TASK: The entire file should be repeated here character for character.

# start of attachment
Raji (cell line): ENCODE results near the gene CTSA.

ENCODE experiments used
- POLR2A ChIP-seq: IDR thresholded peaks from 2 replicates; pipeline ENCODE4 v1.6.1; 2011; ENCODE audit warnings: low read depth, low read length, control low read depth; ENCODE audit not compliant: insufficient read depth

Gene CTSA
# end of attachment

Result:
Raji (cell line): ENCODE results near the gene CTSA.

ENCODE experiments used
- POLR2A ChIP-seq: IDR thresholded peaks from 2 replicates; pipeline ENCODE4 v1.6.1; 2011; ENCODE audit warnings: low read depth, low read length, control low read depth; ENCODE audit not compliant: insufficient read depth

Gene CTSA